Skip to main content

Opinion: Expensive camera equipment doesn't have to be 'earned'

Hasselblad CFVII 907X
(Image credit: Hasselblad)

'All the gear and no idea’. It’s a phrase that’s brandished about in almost every hobby. But is it really that silly for beginners to invest in the best equipment? I wholeheartedly believe that you can take an award-winning photo on any camera, and I do think that limitations can bolster creativity. 

However, if I was just starting out and somebody handed me a Hasselblad 907X 50C I certainly wouldn’t turn it down! 

• Read more: Best professional cameras 

I recently fulfilled a childhood dream of owning a Gibson guitar, but as I opened the case for the first time I felt a nagging sense of regret. How could a living room guitarist appreciate a pro-quality instrument such as this? I tentatively strummed my first chord and breathed a sigh of relief. 

It’s the best guitar I’ve played and more importantly, it inspires me to play every day. I am, of course, well aware B.B. King could have made a three-stringed ukulele from a car boot cry, just as Joe McNally could wow critics with a shot taken on a waterlogged Nikon D90 with a dodgy shutter... 

We all know the camera doesn’t maketh the photographer, but I doubt Joe would be happy to adopt that D90 as his main companion either. Some people evidently believe high-end gear should be earned, but here’s the thing. A camera isn’t a qualification, it’s a tool. And good tools are desirable, because they help make tasks more enjoyable. But what constitutes a good tool doesn’t necessarily have anything to do with how much it costs.

If you’re happy spending £300 on the best camera for beginners and it inspires you to take photos and enjoy your hobby, it’s a good tool. If you’re happy to spend £3000 on a Nikon Z7 II and it inspires you to take photos and enjoy your hobby, it’s a good tool.

We all have different budgets and priorities in life, but we all have one thing in common: photography. An observation I often hear is that some people don’t understand how to use their high-end camera. But it really doesn’t matter whether you’re shooting on a Nikon D3500 or a Nikon D850, both cameras are made for so much more than, say, Auto mode. Instead of scoffing, why not impart some of your knowledge? I’m sure it’d be appreciated.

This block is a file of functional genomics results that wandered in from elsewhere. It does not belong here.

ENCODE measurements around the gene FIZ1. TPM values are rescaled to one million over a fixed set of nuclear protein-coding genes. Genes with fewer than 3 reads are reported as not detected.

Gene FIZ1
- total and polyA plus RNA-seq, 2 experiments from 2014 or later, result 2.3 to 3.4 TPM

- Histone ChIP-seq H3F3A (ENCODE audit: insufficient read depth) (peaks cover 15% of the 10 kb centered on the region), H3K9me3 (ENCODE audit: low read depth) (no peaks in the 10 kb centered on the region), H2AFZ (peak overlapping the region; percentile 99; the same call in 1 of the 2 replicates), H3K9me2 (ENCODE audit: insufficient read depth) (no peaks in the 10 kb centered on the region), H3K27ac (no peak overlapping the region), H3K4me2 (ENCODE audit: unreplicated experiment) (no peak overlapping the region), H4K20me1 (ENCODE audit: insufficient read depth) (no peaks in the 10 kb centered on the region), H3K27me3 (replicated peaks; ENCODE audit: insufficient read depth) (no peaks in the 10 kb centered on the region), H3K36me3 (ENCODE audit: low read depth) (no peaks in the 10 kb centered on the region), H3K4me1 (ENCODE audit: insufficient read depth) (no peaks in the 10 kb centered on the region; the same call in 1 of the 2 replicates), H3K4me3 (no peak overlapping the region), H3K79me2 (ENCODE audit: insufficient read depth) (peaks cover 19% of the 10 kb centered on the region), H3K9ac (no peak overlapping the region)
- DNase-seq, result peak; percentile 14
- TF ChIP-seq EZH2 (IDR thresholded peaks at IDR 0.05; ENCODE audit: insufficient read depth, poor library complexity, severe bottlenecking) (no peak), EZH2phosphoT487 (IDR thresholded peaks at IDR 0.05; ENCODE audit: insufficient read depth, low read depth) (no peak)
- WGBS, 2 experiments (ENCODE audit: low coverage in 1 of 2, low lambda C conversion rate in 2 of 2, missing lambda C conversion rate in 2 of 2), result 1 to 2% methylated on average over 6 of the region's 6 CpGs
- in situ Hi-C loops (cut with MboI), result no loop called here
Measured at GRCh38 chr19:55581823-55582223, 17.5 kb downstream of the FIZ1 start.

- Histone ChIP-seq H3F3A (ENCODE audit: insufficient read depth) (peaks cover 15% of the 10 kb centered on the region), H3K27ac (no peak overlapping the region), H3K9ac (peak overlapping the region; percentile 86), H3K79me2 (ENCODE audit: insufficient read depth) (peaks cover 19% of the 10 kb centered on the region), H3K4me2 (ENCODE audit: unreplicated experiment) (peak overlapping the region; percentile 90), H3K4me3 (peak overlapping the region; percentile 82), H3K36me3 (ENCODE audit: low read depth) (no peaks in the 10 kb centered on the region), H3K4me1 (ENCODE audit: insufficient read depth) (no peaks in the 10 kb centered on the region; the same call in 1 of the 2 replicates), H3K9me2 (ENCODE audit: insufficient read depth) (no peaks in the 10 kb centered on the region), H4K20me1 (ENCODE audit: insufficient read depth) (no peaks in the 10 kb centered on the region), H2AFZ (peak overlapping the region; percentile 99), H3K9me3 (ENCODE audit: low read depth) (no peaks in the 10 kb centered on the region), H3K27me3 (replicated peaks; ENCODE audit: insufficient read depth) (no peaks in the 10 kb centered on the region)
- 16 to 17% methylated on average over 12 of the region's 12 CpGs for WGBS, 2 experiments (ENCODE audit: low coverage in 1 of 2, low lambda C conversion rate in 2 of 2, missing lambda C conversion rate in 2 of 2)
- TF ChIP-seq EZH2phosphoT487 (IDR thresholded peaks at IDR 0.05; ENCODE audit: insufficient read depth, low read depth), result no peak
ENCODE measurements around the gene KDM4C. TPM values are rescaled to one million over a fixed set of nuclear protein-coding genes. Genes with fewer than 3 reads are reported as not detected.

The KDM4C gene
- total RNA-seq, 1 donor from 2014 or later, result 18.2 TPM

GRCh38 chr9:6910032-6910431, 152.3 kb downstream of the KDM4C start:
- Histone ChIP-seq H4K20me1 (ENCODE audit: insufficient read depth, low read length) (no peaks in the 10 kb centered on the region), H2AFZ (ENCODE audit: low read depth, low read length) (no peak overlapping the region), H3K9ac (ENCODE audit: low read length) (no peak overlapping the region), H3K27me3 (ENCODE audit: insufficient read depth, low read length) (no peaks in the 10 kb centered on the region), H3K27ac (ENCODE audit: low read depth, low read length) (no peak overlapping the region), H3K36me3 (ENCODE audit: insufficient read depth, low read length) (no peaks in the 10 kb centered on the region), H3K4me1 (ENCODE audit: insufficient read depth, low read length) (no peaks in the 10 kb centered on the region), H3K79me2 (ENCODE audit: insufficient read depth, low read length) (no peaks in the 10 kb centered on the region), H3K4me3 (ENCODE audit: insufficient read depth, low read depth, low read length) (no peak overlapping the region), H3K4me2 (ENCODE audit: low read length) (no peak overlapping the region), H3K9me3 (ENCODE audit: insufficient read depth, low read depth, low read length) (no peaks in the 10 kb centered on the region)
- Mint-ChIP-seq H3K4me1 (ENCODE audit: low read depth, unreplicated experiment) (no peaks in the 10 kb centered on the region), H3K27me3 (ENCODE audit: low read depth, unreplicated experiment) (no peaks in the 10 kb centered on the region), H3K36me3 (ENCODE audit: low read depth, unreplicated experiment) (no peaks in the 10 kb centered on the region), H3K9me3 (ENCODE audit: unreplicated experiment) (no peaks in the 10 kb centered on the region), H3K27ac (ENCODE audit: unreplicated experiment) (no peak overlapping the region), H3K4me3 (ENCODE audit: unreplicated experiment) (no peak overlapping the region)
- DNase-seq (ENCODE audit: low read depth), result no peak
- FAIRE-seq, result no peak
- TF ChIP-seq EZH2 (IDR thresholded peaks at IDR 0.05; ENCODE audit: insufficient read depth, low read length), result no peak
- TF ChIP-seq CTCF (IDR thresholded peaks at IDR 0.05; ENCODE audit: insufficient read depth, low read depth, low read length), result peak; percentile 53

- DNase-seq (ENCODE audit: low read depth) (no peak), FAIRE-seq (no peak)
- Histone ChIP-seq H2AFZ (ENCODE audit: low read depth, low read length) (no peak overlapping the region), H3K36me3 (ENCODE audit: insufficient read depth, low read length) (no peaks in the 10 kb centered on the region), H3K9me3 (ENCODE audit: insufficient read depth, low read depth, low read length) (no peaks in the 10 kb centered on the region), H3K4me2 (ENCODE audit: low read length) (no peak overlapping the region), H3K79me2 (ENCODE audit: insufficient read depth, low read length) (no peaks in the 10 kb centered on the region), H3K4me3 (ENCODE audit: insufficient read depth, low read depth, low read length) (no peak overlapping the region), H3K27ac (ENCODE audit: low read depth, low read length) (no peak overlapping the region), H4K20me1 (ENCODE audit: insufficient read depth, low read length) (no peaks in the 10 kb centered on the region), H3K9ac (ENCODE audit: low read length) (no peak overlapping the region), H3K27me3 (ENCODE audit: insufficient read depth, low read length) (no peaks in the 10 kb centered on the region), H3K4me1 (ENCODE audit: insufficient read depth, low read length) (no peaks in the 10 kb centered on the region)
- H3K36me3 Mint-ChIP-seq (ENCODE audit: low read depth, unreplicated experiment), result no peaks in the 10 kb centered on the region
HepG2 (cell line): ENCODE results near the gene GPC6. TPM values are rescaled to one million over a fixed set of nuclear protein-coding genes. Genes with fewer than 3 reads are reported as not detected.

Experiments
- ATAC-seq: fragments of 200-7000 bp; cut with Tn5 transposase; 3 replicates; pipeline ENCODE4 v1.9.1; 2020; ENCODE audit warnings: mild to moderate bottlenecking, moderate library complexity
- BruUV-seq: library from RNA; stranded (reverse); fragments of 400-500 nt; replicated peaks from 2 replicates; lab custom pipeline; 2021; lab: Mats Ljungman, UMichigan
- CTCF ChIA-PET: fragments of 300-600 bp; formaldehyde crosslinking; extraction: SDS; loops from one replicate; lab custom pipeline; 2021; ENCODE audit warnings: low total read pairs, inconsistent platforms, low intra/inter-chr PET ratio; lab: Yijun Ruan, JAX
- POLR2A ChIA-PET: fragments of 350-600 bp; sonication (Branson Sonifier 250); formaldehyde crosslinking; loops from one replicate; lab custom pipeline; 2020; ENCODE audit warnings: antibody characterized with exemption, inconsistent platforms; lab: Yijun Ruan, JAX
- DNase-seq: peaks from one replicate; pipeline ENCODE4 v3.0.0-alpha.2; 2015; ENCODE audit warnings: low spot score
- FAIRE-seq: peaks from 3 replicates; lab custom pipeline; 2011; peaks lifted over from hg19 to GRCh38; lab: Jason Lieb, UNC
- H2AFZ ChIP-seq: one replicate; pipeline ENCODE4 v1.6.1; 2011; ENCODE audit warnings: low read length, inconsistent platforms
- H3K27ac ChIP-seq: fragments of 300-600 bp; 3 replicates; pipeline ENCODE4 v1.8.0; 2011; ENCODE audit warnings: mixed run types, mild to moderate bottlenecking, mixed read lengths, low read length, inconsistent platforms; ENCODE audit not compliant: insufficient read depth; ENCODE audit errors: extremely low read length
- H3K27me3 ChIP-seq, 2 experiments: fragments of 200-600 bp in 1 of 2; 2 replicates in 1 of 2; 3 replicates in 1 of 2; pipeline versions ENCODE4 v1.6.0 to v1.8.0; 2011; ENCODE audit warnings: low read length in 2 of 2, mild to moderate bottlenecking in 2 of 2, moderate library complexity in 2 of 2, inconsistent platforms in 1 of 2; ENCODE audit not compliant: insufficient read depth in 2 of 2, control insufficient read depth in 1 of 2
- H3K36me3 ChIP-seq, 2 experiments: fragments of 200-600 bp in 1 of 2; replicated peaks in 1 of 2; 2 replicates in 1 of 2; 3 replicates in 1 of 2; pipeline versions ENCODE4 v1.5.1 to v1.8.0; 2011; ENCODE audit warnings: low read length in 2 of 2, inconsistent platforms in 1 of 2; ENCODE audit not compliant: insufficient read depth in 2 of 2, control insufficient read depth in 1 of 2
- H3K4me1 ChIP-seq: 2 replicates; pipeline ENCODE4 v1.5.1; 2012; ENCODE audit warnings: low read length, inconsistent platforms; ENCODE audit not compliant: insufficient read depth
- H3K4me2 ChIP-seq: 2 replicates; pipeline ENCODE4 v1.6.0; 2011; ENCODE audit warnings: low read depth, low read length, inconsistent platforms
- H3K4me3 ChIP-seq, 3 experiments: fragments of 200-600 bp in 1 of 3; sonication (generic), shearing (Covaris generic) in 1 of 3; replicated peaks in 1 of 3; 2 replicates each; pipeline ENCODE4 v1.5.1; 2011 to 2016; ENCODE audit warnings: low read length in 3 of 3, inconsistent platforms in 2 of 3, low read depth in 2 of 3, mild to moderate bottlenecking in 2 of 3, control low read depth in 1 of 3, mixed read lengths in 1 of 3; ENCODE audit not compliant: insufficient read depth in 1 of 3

You can’t judge a photographer by their camera. Enjoy using the equipment that speaks to you and don’t worry what anybody else thinks. Whether budget is a concern or not, we all have the ability to take great photos. If you’re inspired to pick up your camera, you’ve made the right choice.

Read more: 

Hasselblad 907X 50C review
Nikon Z7 II review
Nikon D3500 review
Nikon D850 review

Mike Harris

Mike is Technique Editor for N-Photo: The Nikon Magazine, and brings with him over 10 years experience writing both freelance and for some of the biggest specialist publications. Prior to joining N-Photo Mike was the production editor for the content marketing team of Wex Photo Video, the UK’s largest online specialist photographic retailer, where he sharpened his skills in both the stills and videography spheres.  


While he’s an avid motorsport photographer, his skills extend to every genre of photography – making him one of Digital Camera World’s top tutors for techniques on cameras, lenses, tripods, filters and other imaging equipment, as well as sharing his expertise on shooting everything from portraits and landscapes to astracts and architecture to wildlife and, yes, fast things going around race tracks.